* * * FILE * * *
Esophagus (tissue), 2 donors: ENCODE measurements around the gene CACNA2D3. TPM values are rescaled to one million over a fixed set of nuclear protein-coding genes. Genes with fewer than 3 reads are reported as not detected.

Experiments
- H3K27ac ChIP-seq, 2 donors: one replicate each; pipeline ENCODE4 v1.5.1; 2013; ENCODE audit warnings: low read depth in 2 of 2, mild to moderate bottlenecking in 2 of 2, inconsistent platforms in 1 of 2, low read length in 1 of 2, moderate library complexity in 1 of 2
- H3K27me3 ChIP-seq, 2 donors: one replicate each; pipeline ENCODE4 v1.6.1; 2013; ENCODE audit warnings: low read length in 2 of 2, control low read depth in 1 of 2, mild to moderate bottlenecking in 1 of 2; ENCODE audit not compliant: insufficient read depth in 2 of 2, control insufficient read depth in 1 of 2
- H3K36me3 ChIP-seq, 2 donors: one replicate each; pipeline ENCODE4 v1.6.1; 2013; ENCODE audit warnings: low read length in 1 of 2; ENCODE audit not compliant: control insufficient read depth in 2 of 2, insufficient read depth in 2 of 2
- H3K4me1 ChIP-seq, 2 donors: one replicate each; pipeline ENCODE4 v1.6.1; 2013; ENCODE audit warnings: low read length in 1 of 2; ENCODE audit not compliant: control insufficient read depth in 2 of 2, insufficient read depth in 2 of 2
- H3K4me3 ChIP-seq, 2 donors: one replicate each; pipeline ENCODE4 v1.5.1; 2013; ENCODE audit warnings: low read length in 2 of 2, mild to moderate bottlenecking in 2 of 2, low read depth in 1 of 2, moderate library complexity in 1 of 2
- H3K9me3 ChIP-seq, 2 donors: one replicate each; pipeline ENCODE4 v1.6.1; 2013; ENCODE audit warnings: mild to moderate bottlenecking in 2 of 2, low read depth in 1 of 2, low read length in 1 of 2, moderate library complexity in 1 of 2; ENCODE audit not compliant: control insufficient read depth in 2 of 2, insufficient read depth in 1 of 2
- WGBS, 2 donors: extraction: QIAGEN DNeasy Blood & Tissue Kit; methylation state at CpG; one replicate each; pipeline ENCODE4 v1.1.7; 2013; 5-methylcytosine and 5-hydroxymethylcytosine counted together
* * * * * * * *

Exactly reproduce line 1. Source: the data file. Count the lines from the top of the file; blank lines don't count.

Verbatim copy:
Esophagus (tissue), 2 donors: ENCODE measurements around the gene CACNA2D3. TPM values are rescaled to one million over a fixed set of nuclear protein-coding genes. Genes with fewer than 3 reads are reported as not detected.